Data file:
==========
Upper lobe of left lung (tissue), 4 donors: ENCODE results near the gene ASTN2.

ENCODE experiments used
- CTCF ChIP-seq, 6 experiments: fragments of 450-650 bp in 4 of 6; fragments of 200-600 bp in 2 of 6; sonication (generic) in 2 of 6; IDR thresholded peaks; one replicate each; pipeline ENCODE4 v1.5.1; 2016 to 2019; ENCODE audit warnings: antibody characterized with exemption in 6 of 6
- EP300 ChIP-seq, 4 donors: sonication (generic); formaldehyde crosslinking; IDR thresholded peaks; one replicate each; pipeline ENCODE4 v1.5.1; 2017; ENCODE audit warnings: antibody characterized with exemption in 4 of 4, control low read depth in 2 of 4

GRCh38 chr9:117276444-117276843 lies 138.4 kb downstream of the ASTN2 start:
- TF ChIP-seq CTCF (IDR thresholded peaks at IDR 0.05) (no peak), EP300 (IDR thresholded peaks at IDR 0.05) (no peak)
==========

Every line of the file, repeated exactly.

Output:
Upper lobe of left lung (tissue), 4 donors: ENCODE results near the gene ASTN2.

ENCODE experiments used
- CTCF ChIP-seq, 6 experiments: fragments of 450-650 bp in 4 of 6; fragments of 200-600 bp in 2 of 6; sonication (generic) in 2 of 6; IDR thresholded peaks; one replicate each; pipeline ENCODE4 v1.5.1; 2016 to 2019; ENCODE audit warnings: antibody characterized with exemption in 6 of 6
- EP300 ChIP-seq, 4 donors: sonication (generic); formaldehyde crosslinking; IDR thresholded peaks; one replicate each; pipeline ENCODE4 v1.5.1; 2017; ENCODE audit warnings: antibody characterized with exemption in 4 of 4, control low read depth in 2 of 4

GRCh38 chr9:117276444-117276843 lies 138.4 kb downstream of the ASTN2 start:
- TF ChIP-seq CTCF (IDR thresholded peaks at IDR 0.05) (no peak), EP300 (IDR thresholded peaks at IDR 0.05) (no peak)